In the first Lyons-Page Government of 1932, the Attorney-General, Sir John Latham, was also Minister for External Affairs and Minister for Industry. Without turning a hair he discharged those duties in a very capable manner. In the last Ministry the Minister for External Affairs was also in charge of Territories. This branch has now been taken away from him, and he has only the very small Department of External Affairs to administer. Can any one say that he is overworked? The Attorney-General (Mr. Menzies), who is in the prime of life, and undoubtedly possesses a good deal of natural ability, cannot claim that he is overworked. Surely he would be able to carry out the duties . that Sir John Latham carried out, besides helping every other member of the Cabinet. There is no reason why the AttorneyGeneral should not also administer the Departments of External Affairs and Industry. The Minister for the Interior (Mr. McEwen), we are told, has had half his department taken away from him and added to the department of another Minister. The Vice-President of the Executive Council has no administrative duties to perform, and it is hard to see how the Government can, in the circumstances, justify the appointment of an additional Minister. When we realize also that since this Government has been in office the total period that Ministers have been abroad has amounted to approximately eight years for one Minister, the appointment of another Minister is quite unjustifiable.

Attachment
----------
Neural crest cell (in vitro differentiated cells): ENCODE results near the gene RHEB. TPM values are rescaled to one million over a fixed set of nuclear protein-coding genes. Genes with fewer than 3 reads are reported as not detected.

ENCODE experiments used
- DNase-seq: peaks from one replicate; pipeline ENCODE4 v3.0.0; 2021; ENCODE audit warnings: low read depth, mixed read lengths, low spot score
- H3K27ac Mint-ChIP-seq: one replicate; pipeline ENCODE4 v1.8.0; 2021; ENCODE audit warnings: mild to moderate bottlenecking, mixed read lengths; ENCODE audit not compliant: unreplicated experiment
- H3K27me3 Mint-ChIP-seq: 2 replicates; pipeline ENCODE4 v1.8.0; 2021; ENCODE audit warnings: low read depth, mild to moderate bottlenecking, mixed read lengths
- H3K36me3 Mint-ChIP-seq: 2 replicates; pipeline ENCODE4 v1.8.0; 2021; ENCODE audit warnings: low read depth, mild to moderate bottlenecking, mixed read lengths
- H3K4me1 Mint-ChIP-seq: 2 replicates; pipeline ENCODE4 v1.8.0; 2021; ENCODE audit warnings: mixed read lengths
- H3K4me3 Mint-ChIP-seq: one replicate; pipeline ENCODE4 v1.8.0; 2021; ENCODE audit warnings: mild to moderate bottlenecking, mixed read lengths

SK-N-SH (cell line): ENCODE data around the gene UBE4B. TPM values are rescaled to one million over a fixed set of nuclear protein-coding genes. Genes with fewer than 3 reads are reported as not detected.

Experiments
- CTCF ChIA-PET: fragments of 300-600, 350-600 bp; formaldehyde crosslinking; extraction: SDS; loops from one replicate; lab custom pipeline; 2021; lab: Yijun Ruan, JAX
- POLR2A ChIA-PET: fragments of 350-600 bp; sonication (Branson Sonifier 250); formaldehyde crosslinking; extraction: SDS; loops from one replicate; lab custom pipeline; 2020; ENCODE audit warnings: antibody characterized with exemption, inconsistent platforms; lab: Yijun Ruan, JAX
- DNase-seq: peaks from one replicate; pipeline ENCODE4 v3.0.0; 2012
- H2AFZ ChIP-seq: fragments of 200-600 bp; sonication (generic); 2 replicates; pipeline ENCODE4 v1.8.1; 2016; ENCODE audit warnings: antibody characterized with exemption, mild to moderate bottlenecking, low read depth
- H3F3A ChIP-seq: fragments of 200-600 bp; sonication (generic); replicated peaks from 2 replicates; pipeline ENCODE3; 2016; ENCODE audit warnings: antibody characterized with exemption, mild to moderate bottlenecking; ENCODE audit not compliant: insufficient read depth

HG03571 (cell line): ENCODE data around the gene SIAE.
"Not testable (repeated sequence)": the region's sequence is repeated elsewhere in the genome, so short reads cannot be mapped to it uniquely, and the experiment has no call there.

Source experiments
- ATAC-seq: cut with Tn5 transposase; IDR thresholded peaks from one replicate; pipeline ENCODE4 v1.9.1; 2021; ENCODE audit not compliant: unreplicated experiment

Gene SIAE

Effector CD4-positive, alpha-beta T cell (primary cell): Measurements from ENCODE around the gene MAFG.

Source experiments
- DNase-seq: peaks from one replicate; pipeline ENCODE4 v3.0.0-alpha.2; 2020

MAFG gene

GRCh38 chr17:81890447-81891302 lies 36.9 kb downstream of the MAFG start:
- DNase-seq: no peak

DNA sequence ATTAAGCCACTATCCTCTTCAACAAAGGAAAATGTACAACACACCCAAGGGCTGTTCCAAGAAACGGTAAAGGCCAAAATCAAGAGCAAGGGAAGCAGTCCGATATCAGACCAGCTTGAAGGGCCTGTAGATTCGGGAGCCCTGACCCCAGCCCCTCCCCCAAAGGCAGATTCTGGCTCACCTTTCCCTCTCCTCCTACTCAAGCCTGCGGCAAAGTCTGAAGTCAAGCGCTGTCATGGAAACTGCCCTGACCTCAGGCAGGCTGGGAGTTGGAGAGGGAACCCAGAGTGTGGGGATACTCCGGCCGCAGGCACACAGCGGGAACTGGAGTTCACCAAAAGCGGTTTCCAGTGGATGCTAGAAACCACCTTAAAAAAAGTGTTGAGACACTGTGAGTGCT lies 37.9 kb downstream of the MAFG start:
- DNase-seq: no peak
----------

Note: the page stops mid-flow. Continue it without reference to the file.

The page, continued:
Let us examine the present cost of Ministers in this Government. This is to the point, because the Prime Minister quoted, certain figures on the same subject. I find that ministerial and parliamentary allowances in the pre-depression year of 1928- 29 amounted to £26,500. In 1932-33, they amounted to £19,500, but for 1938- 39, when the Government’s present proposal is in operation, the cost will be £35,100, an increase of £8,600 compared with 1928-29. Allowances to private members have not increased compared with those of the pre-depression years, and there is no justification for an increase of the allowance to Ministers. I do not make a comparison between the low figure for 1932-33, which was in the depth of the depression, with the figure for the current year. We have all agreed that the cuts in parliamentary and ministerial allowances should be restored, but the Opposition does not agree that Ministers should be receiving more this year than was paid to them during the boom years before the depression. In the past, I have joined with other honorable members in protesting against exaggerated criticism by people outside Parliament every time it was proposed to restore parliamentary allowances, but I warn the Government that it should not, in a measure of this kind, provide grounds for criticism of the parliamentary machine. How can the Government justify its proposal? According to the Treasurer, we are facing a critical period. In his budget statement, he said that the value of the wool clip for 1937-38 was £11,000,000 less than that for 1936-37, and that the wheatgrowers have been heavily hit by falling prices, and by the devastating droughts which prevail in certain States. He also pointed out that our income from exports was reduced by £3,600,000. The budget figures showed that indirect taxation had been increased by £20,000,000 for 1937- 38 compared with 1931-32, and that last year there had been a record return from taxation of all kinds. Ministers are now drawing approximately £2,200 a year each, while private members are still receiving only £1,000 a year, the same as in pre-depression times. I remind honorable members that the Treasurer, in his budget speech, pointed out that enormous sums were to be expended this year on defence. Increased taxation, he said, would have to hp imposed for this purpose, and yet this is the time chosen by the Government to bring in a measure of this kind, not because there is any real need for it, not because there is any dire necessity to man ‘all the ministerial posts, but in order to satisfy the clamouring of sectional interests. The Government has enough Ministers already to do the work if only they could be induced to pull together instead of trying to cut one another’s throats. If further assistance were really required the amount of money available for ministerial allowances is sufficient to provide the remuneration of another Minister. The Opposition contends that the recent re-arrangement of ministerial posts was not made with the idea of achieving efficiency, but was for the purpose of placating certain members so that this Government, which is already crumbling, might be able to carry on a little longer. The reconstruction took place in order to placate some of those who might attack the Government if they were not included in the Ministry. The whole purpose was to secure the support of a group which has asked for more than its pound of flesh. For these reasons, we oppose the measure.